* India’s cabinet must sign off on deal
* Sale would be lifeline for struggling Rafale
* Defence ministry source: Rafale jet is cheaper, preferred
By Manoj Kumar and Nigam Prusty
NEW DELHI, Jan 31 (Reuters) - France’s Rafale emerged on Tuesday as preferred bidder in a $15 billion contest to supply India with 126 fighters, undercutting the rival Eurofighter Typhoon and boosting French hopes of a long-awaited first export contract for its premier combat jet.
French President Nicolas Sarkozy , who lags in opinion polls ahead of April elections, welcomed India’s decision to enter exclusive talks with supplier Dassault Aviation and vowed to provide significant technology transfer as India expands its arms industry.
“The realisation of the Rafale project shows the depth and breadth of the strategic partnership between France and India,” Sarkozy said in a statement, while French officials avoided declaring outright victory after a series of false export hopes.
India has become the world’s largest weapons importer as it seeks to upgrade its largely Soviet-era navy and air force to counter the rising might of China and threats from Pakistan.
“The Rafale gives a huge combat edge to our air force given the situation in our region,” said former Indian air force chief Fali Homi Major.
“We cannot say what kind of conflict situation there would be in the region 20 years hence.”
If it came off, the deal would be a major shot in the arm for Dassault, which has struggled to find a foreign buyer for the multi-role Rafale, billed as one of the most effective fighters in the world but also one of the most expensive.
Shares in thinly traded stock of Dassault Aviation shot up 22 percent to a more than four-year high of 749 euros after the announcement, which appeared to raise the chances of the first export contract for the French multi-role combat jet.
However, India’s Defence Minister A.K. Antony said earlier no deal would be signed before the end of March.
“It is a long process. The file has not come to my table,” Antony said, adding that the finance ministry and then a cabinet panel headed by the prime minister had to look at any agreement.
A French source close to the matter said the decision to enter fresh negotiations with lowest-bidder Dassault was a step forward but that no deal had been signed.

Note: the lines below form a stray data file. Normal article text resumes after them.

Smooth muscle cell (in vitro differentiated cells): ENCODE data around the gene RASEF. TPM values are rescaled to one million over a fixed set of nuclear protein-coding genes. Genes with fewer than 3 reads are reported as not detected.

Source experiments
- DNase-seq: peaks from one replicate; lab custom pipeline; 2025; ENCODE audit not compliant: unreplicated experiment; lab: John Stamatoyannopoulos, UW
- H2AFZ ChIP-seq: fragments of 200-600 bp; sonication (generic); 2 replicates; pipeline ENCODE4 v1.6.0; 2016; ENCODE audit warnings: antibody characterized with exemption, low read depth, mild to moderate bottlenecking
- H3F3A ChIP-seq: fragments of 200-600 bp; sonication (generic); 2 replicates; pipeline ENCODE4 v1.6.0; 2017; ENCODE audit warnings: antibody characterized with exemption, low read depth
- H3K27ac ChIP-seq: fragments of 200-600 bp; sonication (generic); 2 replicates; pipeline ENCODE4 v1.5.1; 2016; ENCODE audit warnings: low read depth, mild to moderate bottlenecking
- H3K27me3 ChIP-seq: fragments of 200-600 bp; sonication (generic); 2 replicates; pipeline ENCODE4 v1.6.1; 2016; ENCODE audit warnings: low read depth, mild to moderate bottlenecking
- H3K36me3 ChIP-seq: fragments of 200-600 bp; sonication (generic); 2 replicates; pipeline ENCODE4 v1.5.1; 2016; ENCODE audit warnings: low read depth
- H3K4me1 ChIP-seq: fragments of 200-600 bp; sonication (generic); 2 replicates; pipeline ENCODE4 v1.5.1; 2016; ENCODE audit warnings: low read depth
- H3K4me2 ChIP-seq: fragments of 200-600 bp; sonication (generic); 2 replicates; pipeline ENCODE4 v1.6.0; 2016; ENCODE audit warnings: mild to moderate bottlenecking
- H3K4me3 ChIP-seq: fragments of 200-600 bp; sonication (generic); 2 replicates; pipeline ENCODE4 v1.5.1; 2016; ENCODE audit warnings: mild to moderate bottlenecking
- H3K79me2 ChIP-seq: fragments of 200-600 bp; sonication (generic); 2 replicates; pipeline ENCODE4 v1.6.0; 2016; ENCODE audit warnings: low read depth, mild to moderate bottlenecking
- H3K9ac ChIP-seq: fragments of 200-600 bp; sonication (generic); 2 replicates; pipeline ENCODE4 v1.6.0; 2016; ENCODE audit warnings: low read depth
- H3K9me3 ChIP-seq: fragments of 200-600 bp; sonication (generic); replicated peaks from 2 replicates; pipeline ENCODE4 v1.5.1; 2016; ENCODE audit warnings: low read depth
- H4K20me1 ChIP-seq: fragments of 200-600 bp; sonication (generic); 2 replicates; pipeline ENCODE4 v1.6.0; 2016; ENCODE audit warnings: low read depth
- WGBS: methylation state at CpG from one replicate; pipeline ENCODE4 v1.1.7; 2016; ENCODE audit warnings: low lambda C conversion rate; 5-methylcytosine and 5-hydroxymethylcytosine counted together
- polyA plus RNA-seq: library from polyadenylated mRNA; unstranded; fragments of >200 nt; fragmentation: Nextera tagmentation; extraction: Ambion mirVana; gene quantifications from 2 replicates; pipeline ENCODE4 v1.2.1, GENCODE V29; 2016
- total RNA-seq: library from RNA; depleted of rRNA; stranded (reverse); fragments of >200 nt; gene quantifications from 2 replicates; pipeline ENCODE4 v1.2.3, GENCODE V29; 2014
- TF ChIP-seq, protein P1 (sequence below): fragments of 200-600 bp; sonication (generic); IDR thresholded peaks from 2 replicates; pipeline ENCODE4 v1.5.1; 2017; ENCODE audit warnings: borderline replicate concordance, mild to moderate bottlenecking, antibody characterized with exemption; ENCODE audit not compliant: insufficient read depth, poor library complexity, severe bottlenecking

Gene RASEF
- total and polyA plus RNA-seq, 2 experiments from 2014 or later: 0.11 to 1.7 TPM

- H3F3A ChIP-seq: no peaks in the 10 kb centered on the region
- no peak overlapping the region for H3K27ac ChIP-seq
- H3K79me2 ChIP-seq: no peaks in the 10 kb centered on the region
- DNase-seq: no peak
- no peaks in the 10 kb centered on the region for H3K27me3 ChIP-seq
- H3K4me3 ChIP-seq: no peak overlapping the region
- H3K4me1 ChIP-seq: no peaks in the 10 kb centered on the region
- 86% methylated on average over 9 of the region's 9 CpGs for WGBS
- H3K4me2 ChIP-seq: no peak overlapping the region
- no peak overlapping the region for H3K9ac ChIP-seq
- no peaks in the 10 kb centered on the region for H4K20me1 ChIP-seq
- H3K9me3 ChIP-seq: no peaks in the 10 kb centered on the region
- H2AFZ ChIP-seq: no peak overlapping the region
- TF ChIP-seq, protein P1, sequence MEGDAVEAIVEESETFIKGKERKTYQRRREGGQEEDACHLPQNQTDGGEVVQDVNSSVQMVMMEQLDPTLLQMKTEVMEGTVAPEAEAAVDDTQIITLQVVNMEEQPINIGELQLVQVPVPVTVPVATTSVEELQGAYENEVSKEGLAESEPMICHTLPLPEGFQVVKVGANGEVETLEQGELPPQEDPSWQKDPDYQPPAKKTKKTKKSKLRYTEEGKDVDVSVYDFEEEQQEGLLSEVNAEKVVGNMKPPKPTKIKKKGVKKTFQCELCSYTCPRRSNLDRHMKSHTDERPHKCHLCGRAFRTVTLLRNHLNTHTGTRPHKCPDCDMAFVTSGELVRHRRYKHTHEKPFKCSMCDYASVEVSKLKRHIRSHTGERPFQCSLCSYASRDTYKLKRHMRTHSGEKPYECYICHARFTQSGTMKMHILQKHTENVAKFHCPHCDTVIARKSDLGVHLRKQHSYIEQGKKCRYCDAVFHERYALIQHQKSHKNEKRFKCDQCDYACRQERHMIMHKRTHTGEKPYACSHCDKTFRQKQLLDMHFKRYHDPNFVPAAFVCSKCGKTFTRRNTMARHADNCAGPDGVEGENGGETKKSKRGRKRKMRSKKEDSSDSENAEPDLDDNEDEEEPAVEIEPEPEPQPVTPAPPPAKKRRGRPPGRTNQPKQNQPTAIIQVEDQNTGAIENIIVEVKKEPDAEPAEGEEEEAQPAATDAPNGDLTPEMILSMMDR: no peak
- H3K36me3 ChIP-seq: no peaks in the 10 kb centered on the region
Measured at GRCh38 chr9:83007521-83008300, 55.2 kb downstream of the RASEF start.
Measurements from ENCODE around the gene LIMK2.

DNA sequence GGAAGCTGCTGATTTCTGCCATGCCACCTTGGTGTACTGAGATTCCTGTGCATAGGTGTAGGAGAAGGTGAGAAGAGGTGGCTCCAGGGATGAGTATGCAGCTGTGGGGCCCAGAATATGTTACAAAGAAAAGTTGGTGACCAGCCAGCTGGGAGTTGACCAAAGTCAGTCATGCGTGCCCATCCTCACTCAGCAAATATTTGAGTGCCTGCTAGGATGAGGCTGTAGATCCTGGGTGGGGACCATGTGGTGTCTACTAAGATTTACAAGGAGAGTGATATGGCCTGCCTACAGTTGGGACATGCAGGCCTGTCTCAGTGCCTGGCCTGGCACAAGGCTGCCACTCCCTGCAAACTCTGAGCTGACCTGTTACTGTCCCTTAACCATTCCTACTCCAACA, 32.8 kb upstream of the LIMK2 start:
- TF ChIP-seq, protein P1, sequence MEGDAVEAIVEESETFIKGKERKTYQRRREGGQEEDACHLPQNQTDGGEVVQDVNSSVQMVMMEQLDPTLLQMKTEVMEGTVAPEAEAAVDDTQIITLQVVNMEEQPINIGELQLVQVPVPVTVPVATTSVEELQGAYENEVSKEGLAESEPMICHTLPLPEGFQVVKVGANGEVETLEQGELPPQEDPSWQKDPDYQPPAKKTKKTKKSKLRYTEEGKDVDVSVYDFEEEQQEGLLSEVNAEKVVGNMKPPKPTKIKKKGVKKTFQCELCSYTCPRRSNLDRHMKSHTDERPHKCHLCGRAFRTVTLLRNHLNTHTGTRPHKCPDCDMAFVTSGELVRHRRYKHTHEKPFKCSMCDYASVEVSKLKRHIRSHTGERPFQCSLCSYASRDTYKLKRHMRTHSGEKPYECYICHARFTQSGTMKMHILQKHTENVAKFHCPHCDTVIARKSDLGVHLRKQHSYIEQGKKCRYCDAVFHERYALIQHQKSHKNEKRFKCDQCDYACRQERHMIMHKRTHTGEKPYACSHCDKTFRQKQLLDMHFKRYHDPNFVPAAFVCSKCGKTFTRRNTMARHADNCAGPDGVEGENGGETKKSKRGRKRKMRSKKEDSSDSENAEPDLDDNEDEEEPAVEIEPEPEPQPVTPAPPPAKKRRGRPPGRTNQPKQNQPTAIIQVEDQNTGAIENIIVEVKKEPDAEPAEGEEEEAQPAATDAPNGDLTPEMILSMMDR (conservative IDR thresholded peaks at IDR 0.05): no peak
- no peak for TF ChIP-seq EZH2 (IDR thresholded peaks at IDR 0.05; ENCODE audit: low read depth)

Defence analysts said the deal still needed to get through a potentially complex final stage of negotiations in which France’s willingness to transfer know-how would be tested to the full.
“This is not the end of the road by any stretch of the imagination. This is only the beginning of a second stage of this campaign,” said veteran defence analyst Howard Wheeldon, senior strategist at BGC Partners brokerage in London.
James Hardy, Asia Pacific specialist at IHS Jane’s Defence Weekly said that wrangling over the deal could go on for years.
“Financial pressures on India’s government could seriously complicate the chances of this being signed any time soon, in particular the depreciation of the rupee,” he said. “That and the standard contractual wrangling that occurs during Indian procurement deals could cause delays stretching to years.”
Indian defence ministry sources said the life-time cost of the tender including training and maintenance could reach $15 billion, above previous estimates of around $11 billion.
The sources said the Rafale was preferred because it cost about $5 million less per plane and the Indian airforce is familiar with French warplanes such as the Mirage.
“Unit-wise, the French plane is much cheaper than the Eurofighter. Moreover, the Indian airforce, which is well equipped with French fighters, is favouring the French,” said the source, who asked not be named.
In 2011, Dassault won a $1.4 billion contract to upgrade India’s Mirage fleet.
In December, French Defence Minister Gerard Longuet warned that Dassault would stop production of the Rafale in 2021 if it did not win any export orders.
A deal in the works since 2008 to sell 60 fighters to the United Arab Emirates hit a new snag last year when Abu Dhabi Crown Prince Sheikh Mohamed bin Zayed called Dassault’s terms “uncompetitive and unworkable”.
The UAE has sought details of the Typhoon, built by the German and Spanish branches of EADS, Britain’s BAE Systems and Italy’s Finmeccanica.
Hardy said Dassault’s poll position in India was a big blow for Eurofighter.
“The Typhoon was widely tipped to be the favourite and had major political support from the big beasts of the Eurofighter nations,” he said. “Both Germany and the U.K. invested a lot of time in pushing the Typhoon so this will hurt.”
India rejected American, Russian and Swedish bids in April.